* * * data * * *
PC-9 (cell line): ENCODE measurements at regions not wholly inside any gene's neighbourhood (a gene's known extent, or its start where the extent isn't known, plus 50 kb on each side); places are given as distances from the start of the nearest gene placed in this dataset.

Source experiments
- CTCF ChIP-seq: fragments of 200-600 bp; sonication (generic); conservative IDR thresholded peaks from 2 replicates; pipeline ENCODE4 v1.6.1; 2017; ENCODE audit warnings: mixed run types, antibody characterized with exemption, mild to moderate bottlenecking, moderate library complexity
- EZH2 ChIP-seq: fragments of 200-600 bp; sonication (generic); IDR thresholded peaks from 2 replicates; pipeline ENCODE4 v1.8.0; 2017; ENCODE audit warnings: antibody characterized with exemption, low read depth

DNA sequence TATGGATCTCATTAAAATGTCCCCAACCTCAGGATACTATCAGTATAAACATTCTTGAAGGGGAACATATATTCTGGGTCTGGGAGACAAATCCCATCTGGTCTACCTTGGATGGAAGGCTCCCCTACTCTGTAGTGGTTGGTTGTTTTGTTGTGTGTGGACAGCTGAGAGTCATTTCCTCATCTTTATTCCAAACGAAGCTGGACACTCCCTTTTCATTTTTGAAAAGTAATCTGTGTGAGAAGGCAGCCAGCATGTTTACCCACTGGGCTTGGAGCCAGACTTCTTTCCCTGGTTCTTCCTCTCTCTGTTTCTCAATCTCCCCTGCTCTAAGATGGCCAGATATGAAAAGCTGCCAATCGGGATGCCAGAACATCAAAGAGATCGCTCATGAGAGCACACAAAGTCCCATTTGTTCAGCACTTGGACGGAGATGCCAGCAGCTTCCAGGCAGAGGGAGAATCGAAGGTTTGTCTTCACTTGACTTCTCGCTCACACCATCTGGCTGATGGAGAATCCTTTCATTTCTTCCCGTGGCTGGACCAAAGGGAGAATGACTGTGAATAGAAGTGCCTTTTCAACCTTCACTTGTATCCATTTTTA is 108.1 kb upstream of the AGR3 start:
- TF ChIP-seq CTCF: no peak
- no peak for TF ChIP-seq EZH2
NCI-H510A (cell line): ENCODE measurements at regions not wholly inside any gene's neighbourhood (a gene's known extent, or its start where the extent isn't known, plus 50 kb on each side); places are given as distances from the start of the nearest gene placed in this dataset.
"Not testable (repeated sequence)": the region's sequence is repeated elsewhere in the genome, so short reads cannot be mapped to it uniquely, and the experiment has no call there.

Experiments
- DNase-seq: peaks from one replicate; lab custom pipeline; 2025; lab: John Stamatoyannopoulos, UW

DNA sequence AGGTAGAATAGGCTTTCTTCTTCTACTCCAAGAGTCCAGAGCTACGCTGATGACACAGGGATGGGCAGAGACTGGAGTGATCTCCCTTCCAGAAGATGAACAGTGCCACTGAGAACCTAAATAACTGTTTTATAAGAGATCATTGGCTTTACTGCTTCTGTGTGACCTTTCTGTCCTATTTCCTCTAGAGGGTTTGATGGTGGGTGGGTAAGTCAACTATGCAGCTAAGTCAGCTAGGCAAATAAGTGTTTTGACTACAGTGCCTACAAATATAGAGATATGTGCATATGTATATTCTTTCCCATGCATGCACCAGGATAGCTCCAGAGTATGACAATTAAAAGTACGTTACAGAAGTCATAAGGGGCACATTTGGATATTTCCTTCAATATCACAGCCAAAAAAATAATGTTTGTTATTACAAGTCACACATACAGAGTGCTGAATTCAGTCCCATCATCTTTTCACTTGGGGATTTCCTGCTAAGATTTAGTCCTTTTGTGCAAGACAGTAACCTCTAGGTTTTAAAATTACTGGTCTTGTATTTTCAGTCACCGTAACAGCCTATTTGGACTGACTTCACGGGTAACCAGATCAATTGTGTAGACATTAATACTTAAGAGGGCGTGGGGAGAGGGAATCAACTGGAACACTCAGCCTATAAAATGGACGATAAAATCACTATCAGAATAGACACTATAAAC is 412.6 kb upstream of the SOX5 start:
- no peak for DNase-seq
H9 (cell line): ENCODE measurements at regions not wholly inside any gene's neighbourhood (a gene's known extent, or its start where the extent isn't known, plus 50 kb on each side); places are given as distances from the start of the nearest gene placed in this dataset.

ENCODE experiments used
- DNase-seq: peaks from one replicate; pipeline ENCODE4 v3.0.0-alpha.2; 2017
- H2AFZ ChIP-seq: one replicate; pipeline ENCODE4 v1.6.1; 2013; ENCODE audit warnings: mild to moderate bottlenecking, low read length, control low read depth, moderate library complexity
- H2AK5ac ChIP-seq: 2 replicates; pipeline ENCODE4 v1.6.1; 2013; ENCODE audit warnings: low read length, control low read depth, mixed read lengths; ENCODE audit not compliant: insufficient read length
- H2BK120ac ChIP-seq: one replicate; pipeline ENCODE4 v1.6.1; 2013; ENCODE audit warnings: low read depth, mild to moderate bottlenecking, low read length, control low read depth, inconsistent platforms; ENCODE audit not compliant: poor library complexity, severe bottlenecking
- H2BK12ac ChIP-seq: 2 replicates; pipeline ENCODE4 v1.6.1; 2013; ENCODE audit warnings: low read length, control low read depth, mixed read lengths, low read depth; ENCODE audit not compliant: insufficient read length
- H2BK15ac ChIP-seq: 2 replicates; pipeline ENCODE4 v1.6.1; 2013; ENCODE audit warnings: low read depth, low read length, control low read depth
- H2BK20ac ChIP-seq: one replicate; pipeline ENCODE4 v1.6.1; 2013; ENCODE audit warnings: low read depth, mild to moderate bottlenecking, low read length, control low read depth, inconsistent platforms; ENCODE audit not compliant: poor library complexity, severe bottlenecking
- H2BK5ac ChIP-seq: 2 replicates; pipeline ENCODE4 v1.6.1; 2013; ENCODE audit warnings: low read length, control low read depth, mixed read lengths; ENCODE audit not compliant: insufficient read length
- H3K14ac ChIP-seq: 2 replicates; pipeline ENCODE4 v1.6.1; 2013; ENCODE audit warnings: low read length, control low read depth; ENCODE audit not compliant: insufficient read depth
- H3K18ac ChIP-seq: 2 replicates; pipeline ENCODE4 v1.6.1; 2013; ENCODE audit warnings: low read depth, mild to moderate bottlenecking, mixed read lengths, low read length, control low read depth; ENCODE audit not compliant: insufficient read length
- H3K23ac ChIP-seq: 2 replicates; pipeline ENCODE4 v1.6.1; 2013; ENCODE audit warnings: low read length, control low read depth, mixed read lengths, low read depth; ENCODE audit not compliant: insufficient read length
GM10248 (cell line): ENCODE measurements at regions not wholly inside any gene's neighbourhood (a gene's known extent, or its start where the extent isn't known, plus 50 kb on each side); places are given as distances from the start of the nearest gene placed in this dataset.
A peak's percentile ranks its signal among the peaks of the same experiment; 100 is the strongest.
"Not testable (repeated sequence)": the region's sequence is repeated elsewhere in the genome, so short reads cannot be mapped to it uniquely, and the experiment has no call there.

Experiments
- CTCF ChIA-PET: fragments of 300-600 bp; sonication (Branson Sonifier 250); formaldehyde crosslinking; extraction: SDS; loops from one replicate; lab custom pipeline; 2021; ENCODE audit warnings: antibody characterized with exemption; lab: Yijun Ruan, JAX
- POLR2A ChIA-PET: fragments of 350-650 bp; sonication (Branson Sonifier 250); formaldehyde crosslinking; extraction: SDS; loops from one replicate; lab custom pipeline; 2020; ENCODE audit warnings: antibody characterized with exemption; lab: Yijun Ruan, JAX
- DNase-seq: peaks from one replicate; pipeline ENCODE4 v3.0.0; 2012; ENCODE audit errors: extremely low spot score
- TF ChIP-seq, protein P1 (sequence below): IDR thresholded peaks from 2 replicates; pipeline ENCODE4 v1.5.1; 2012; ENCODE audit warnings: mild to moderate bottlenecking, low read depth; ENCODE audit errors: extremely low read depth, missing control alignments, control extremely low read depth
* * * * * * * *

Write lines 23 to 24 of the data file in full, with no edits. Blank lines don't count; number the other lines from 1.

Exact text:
- H2BK5ac ChIP-seq: 2 replicates; pipeline ENCODE4 v1.6.1; 2013; ENCODE audit warnings: low read length, control low read depth, mixed read lengths; ENCODE audit not compliant: insufficient read length
- H3K14ac ChIP-seq: 2 replicates; pipeline ENCODE4 v1.6.1; 2013; ENCODE audit warnings: low read length, control low read depth; ENCODE audit not compliant: insufficient read depth